In metal bonding, the metal atoms give off their outer electrons and in this way achieve the noble gas configuration.

The main type of bonding between two metals is so-called metal bond. The metal atoms give off all their valence electrons and thus reach the noble gas configuration.

The metal atoms become positively charged cations upon release of the electrons. Between these positively charged cations, the released electrons form the so-called electron gas, since the electrons can move freely in the atomic structure as in a gas so to speak. The cohesion of the atoms is due to the electrostatic attraction between the positively charged cations and the negatively charged electron gas. As the name implies, this type of binding has a special significance, especially in the case of metals.

Metallic bonding of aluminum
Figure: Metallic bonding of aluminum

The free mobility of the electrons in the electron gas is ultimately the cause of the generally good electrical and thermal conductivity of metals (the exception to this property is the group of so-called metalloids). The mutual repulsive forces of the metal cations and the simultaneous attracting force of the electron gas lead to a regular lattice structure.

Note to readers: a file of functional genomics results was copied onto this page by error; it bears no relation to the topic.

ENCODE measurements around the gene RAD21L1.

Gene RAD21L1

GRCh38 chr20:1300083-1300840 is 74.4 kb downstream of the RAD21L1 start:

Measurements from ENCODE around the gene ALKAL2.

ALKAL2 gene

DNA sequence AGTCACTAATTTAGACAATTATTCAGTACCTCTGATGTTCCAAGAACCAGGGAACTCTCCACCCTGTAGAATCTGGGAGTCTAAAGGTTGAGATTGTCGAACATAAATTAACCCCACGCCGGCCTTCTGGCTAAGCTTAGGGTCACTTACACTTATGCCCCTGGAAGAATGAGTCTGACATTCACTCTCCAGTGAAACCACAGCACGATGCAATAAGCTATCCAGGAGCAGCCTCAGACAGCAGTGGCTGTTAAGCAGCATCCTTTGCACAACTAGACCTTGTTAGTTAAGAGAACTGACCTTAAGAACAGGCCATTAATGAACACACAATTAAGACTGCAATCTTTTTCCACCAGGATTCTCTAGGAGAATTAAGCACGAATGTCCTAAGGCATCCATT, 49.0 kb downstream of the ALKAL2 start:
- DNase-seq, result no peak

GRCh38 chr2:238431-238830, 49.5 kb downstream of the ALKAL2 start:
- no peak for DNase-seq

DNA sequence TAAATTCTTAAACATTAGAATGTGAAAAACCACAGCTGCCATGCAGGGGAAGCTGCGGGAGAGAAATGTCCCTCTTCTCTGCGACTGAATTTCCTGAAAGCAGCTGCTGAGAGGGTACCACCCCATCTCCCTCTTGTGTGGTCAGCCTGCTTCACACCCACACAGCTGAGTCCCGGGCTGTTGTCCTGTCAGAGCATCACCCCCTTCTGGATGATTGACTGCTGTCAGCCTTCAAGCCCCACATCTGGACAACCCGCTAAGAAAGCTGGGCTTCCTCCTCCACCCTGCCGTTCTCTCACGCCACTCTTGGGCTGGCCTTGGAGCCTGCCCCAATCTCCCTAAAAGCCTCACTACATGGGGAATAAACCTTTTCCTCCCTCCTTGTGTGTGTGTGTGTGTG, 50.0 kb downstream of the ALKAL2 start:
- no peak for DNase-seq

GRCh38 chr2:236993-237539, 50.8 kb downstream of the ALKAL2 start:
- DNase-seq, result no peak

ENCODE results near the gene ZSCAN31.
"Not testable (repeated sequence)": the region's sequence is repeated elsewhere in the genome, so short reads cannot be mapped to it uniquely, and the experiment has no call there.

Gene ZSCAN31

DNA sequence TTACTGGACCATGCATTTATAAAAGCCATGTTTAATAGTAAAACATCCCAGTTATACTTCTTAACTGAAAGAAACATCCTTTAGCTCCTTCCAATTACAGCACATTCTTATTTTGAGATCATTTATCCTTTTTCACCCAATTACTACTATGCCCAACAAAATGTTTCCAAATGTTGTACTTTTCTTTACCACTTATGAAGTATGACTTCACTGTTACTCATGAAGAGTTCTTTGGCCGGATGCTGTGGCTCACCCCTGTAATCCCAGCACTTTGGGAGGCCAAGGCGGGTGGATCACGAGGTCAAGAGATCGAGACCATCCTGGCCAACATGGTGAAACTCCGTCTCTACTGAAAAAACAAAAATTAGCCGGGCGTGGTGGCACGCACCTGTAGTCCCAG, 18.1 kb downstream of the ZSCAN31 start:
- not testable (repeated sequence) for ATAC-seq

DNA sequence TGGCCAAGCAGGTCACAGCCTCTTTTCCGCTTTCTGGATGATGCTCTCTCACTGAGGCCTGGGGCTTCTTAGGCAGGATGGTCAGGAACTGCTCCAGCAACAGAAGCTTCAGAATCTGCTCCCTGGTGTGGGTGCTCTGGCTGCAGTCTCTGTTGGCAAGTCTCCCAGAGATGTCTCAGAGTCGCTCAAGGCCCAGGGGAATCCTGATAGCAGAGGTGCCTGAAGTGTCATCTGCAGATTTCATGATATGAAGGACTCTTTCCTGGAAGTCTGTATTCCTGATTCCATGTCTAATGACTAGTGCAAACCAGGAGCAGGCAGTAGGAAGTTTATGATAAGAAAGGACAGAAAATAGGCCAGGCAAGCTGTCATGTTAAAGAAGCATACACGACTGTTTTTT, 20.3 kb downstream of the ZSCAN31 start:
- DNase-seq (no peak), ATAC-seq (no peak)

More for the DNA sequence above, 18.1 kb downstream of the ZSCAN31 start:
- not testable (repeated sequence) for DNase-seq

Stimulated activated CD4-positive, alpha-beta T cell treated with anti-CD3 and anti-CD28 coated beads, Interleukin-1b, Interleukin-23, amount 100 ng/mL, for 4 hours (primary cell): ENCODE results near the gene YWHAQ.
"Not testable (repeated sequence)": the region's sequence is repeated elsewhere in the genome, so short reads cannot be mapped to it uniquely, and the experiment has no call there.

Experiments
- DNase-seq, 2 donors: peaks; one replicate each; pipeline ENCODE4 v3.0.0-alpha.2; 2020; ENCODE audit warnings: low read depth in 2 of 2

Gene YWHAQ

In contrast to the lattice structure of an ionic bond, which consist of anions or cations, the atomic structure of the metal bond is completely identical. When single atoms or entire atomic series are displaced, there are basically no changes in the atomic structure in a metal.

In contrast to this, opposed charged ions encounter one another when shifting the ionic lattice. The repulsive forces between the identical ions finally “shatter” the material. This is the reason why ceramics are much more brittle due to their ionic bonding and can not be deformed like metals.

Figure: Deformation of a metal grid and an ion grid
Figure: Deformation of a metal grid and an ion grid